The move to consolidate two broker/dealer self-regulatory organizations–NASD and the NYSE–and their corresponding and sometimes conflicting sets of rules into one unified SRO has picked up momentum and a number of endorsements while also sparking a certain amount of controversy.
Dissent is not always a bad thing, however, and in this instance can even be extremely useful, bringing focus to the differing points of view within the brokerage industry, discussion about how best to serve its many constituents, and ultimately hone the resulting super-SRO and rulebook so that it better serves all involved.
Talk with anyone at a B/D, industry association, or regulator, and they all have passionate views about how this ought to shake out. Generally the consensus is positive: a big step toward more efficient, cost-effective, coordinated regulation, looking forward to seeing the details, which, according to NASD Senior Executive VP Elisse Walter, should have been mailed to each member firm before the end of December. Once firms receive this proxy, they have 30 days to vote. The B/D executives this reporter has spoken with since the joint announcement in November have praised the choice of current NASD Chairman Mary Schapiro to lead the combined SRO; she is well known to many executives because of her work over the years with many NASD member firms.
The largest B/D industry trade organization, the Securities Industry and Financial Markets Association (SIFMA), endorsed the move to a unified SRO, as has the National Association for Independent Broker/Dealers (NAIBD). NAIBD President Lisa Roth said in a November 30 announcement that “a single regulator will result in streamlined regulations and greater efficiencies for firms of all sizes. In making our decision to endorse the proposal, however, we paid particular attention to the effect the proposal would have on small and independent firms. In this respect, we find that the proposal demonstrates awareness on the part of our regulators of the specialized needs of small and independent members.”
The Financial Services Institute (FSI), the B/D association spunoff from the FPA, has endorsed the plan as well: “The FSI Board voted unanimously to endorse the transaction and to encourage its approval by NASD member firms,” said FSI chairman John Poff in a December 13 statement. Poff, also CEO of Mutual Service Corp., said in that statement, “We believe the structure of the proposed organization will provide opportunities for broad and diverse industry involvement in the regulation of our industry, particularly at a time when some regulators and consumer advocates are calling for the elimination of self-regulation.”
While it is pretty clear that the cost and efficiency benefits will help B/Ds that are members of both organizations, there was initially some concern on the part of smaller independent firms that are NASD, not NYSE, members, about representation and potentially tougher regulation. Longwood, Florida-based Financial Industry Association (FIA), a vocal opponent of NASD, has emphatically not endorsed the proposed unified SRO, and in fact has requested that its members sign over their irrevocable proxy–for a full year–to co-founder John Busacca, and Richard Goble. In a cover letter for FIA’s proxy solicitation, Busacca called the $35,000 initial payment NASD has promised to all members if the transaction closes–recognizing “the incremental cash flows that will be produced by the consolidated transaction,” according to the NASD–undervalued, and demanded payments of “$100,000 per NASD member” and the “immediate removal of the current Board of Governors for failure to act in a prudent, fair, diligent, and ethical manner when deciding the future and managing the affairs of over 5,000 member firms.”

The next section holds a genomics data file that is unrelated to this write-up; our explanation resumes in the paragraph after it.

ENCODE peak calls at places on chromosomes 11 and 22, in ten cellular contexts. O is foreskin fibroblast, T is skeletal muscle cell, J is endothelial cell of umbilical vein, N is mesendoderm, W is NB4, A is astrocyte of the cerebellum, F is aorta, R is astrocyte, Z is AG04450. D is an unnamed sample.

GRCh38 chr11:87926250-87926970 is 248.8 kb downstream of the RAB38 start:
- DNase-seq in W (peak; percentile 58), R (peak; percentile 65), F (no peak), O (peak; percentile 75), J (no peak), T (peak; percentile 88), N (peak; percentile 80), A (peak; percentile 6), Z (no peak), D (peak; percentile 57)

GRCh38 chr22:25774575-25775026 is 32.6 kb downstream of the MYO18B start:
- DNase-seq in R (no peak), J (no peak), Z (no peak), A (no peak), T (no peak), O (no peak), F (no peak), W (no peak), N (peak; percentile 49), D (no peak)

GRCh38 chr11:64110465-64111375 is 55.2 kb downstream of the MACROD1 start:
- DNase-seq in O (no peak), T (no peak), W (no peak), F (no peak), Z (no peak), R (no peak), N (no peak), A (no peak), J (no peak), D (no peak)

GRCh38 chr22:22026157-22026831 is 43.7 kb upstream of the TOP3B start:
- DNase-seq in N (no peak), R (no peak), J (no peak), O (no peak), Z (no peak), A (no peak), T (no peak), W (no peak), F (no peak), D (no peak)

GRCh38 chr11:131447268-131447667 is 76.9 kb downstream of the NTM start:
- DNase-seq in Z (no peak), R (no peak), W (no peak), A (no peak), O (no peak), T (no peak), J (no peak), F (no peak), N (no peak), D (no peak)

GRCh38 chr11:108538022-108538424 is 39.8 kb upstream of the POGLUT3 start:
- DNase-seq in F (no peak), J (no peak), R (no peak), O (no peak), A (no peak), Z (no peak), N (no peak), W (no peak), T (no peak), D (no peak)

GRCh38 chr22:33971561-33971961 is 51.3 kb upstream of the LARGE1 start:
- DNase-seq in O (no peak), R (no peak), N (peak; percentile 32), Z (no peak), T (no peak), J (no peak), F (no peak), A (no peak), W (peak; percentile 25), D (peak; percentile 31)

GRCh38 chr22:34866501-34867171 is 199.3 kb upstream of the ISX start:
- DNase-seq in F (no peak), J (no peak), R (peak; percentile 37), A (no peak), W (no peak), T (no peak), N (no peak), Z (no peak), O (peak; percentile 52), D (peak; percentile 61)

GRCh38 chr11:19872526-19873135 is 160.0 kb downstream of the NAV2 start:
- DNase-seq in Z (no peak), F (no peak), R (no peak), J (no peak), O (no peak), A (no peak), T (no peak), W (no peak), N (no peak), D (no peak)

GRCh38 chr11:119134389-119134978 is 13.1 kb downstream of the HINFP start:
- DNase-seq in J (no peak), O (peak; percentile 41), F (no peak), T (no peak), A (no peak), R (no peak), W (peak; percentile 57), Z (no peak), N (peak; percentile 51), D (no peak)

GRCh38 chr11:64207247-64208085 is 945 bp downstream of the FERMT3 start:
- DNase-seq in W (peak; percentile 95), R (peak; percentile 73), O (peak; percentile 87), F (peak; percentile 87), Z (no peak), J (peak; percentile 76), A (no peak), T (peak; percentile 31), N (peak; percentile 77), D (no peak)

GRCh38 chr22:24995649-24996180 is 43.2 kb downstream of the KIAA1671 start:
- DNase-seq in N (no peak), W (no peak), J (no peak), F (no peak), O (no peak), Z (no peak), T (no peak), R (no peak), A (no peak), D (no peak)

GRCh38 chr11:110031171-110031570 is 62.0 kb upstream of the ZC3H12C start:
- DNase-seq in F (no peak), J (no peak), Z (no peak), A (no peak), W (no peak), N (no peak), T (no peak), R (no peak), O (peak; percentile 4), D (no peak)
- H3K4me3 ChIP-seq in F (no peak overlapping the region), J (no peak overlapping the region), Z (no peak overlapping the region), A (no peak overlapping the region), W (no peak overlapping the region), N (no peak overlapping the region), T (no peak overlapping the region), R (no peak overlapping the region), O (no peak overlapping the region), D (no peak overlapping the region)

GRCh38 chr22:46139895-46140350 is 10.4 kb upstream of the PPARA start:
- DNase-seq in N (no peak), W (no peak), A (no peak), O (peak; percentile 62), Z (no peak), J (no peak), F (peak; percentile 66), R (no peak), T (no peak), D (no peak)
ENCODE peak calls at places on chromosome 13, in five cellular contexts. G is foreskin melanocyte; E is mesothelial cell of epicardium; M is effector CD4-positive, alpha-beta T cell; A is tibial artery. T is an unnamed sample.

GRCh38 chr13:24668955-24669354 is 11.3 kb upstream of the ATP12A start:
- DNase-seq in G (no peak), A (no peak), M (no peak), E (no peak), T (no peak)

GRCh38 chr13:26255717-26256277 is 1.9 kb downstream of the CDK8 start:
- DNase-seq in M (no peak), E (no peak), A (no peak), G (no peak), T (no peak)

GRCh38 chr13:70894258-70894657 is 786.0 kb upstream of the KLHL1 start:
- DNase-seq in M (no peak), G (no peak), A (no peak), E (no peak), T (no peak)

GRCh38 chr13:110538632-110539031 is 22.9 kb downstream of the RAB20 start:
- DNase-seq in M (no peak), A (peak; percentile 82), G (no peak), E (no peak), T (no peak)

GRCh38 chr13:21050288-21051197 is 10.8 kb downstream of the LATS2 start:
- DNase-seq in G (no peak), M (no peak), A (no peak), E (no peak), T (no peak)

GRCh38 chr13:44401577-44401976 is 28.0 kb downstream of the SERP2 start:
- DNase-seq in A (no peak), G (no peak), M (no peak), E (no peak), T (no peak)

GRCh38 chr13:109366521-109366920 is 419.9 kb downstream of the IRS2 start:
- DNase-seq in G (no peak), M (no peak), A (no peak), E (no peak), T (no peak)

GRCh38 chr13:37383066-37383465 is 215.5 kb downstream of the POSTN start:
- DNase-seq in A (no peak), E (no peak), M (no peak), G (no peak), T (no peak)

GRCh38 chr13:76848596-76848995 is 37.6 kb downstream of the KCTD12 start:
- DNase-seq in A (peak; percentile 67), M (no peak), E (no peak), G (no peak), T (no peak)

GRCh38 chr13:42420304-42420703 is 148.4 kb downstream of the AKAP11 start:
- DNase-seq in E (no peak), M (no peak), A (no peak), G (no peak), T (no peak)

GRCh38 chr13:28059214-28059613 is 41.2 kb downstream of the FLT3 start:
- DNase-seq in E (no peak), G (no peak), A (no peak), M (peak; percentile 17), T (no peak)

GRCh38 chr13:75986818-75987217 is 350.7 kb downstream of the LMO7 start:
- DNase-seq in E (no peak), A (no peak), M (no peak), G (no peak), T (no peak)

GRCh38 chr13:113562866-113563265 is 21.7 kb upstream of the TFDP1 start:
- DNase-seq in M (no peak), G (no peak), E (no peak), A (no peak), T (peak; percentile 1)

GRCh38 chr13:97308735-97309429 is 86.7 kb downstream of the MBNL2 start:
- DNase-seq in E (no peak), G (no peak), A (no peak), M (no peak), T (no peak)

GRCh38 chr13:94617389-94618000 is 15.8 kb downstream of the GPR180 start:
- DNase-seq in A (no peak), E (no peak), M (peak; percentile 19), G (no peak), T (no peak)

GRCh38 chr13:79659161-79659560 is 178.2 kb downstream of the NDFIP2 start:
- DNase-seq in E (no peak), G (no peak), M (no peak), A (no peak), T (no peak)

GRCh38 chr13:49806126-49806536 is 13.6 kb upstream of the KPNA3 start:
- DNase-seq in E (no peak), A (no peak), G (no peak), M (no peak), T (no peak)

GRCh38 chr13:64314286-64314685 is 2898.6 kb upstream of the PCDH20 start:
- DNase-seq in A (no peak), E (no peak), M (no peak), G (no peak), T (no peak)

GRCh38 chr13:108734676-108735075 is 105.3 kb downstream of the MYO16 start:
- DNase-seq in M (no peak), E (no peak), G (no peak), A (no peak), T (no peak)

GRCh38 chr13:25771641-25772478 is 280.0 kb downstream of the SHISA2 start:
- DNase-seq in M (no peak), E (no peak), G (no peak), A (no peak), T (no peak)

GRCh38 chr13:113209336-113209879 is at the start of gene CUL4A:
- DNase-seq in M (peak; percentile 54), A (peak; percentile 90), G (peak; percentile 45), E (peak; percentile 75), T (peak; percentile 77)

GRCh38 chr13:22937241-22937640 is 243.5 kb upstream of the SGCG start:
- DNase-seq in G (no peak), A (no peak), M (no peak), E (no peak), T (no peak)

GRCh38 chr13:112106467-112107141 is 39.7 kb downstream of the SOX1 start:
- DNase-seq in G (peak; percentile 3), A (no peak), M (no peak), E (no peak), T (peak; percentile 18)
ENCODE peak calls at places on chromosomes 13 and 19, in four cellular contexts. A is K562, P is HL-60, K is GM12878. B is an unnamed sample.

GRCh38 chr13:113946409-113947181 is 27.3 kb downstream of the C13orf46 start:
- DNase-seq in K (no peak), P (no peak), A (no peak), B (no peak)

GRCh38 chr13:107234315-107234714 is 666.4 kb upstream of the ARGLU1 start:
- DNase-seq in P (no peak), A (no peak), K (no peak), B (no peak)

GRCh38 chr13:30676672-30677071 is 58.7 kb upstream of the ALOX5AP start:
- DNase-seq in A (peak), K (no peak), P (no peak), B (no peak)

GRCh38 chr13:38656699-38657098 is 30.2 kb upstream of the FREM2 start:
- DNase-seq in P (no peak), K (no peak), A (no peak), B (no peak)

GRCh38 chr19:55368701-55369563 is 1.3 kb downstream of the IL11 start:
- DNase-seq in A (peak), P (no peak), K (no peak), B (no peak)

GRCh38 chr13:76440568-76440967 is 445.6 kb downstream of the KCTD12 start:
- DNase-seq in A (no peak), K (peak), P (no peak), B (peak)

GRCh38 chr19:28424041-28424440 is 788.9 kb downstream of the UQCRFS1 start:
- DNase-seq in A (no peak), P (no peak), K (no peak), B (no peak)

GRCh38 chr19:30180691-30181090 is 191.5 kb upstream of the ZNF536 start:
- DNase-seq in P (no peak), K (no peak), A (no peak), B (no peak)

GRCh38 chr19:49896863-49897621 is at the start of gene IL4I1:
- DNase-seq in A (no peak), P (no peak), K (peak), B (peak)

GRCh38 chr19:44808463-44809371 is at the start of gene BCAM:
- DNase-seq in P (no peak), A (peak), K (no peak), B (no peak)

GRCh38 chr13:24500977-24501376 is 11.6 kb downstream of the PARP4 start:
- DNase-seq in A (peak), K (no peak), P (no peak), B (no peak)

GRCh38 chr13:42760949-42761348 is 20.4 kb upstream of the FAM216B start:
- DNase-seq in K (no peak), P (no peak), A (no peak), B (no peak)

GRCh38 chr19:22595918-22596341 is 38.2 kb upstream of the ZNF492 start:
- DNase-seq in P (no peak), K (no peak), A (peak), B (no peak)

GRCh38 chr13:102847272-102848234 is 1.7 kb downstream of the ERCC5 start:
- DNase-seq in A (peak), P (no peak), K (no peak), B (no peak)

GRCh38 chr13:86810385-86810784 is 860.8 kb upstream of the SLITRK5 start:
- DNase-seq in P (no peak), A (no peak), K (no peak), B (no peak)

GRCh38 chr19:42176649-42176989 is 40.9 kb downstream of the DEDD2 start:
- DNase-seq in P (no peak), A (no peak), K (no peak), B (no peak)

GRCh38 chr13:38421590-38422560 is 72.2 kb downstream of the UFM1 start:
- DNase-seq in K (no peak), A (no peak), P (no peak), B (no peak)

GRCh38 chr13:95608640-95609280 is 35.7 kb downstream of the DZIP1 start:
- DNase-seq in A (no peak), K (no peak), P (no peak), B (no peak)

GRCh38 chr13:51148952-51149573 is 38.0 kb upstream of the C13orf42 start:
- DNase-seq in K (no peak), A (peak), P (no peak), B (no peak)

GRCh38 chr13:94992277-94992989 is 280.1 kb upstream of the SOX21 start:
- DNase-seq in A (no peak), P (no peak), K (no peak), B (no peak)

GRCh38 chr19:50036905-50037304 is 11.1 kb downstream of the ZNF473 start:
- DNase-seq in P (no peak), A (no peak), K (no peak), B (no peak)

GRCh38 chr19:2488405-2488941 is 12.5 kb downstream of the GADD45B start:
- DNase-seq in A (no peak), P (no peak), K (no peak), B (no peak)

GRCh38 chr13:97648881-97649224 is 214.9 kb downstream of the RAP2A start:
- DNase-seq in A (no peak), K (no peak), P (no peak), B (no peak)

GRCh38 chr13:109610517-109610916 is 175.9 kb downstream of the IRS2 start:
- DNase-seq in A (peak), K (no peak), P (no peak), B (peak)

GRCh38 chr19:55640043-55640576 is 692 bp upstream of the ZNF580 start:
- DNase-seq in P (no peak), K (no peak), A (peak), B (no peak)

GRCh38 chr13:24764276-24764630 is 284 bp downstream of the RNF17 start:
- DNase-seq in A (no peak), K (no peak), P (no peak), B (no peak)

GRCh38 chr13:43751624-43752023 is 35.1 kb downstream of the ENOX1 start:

NASD countered with its own communication to firms, “Regulatory Consolidation–Assertions and Facts,” addressing a number of members’ concerns. The statement addresses the fear by some independent firms that they could be “subject to NYSE rules” after the consolidation. NASD says that’s not the case and that the new SRO will consult with industry committees and “adopt a uniform set of rules flexible enough to accommodate the different business mixes and firm sizes in the industry.”
To the concern that small firms won’t have adequate representation, the NASD responds by noting that the new SRO board guarantees three seats to small firms, “the same amount as large firms and more than the small firms currently are guaranteed on the NASD board.”
SIFMA’s Small Firms Committee of 25 members sent a letter on December 12 to 280 small firms members endorsing the new SRO and urging members to vote for it. In a conference call that day, committee chairman William Pictor, president of Buffalo-based Trubee, Collins, said, “this is a good deal,” and that the proposal garnered “very significant endorsement from the small firms committee–almost 100%.” Responding to a question about the FIA’s request for irrevocable proxies, he said that to give up an entire year of votes on the consolidation is a “very major give-up for a firm,” and that it’s “important enough for firms to take the time to cast their vote.”
One aspect to merged SRO efficiencies is that the cost savings for independent firms will be both direct and indirect: most independent B/Ds clear through firms that are NYSE members, notes Brian Murphy, president of independent B/D Woodbury Financial. Murphy endorses the new SRO and, since Woodbury clears through Pershing, he says that because a unified SRO will reduce the “redundant cost and complexity” of being regulated by NYSE and NASD, the new SRO “will help Pershing, which indirectly helps us.” Regulators are heading in the right direction, he says, but suggests they shouldn’t stop at just NYSE/NASD; he envisions harmonization with the SEC and all 50 state regulators as well. Maybe this is just the first step.